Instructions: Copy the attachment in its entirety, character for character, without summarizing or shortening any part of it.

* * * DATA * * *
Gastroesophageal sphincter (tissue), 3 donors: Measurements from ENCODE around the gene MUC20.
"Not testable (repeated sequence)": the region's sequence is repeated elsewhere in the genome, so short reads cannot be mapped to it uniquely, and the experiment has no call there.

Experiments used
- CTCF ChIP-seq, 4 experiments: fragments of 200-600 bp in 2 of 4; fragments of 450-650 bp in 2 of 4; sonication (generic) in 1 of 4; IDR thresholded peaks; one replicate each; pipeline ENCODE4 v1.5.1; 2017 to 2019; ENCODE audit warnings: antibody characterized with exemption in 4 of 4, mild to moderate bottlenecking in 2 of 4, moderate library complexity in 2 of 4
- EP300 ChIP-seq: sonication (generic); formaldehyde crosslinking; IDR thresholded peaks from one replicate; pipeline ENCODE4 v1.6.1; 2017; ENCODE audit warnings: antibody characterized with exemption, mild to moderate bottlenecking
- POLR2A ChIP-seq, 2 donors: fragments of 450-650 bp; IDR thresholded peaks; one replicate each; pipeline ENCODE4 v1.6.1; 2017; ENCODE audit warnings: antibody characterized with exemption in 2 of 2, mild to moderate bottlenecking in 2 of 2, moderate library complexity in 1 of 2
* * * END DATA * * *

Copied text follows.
Gastroesophageal sphincter (tissue), 3 donors: Measurements from ENCODE around the gene MUC20.
"Not testable (repeated sequence)": the region's sequence is repeated elsewhere in the genome, so short reads cannot be mapped to it uniquely, and the experiment has no call there.

Experiments used
- CTCF ChIP-seq, 4 experiments: fragments of 200-600 bp in 2 of 4; fragments of 450-650 bp in 2 of 4; sonication (generic) in 1 of 4; IDR thresholded peaks; one replicate each; pipeline ENCODE4 v1.5.1; 2017 to 2019; ENCODE audit warnings: antibody characterized with exemption in 4 of 4, mild to moderate bottlenecking in 2 of 4, moderate library complexity in 2 of 4
- EP300 ChIP-seq: sonication (generic); formaldehyde crosslinking; IDR thresholded peaks from one replicate; pipeline ENCODE4 v1.6.1; 2017; ENCODE audit warnings: antibody characterized with exemption, mild to moderate bottlenecking
- POLR2A ChIP-seq, 2 donors: fragments of 450-650 bp; IDR thresholded peaks; one replicate each; pipeline ENCODE4 v1.6.1; 2017; ENCODE audit warnings: antibody characterized with exemption in 2 of 2, mild to moderate bottlenecking in 2 of 2, moderate library complexity in 1 of 2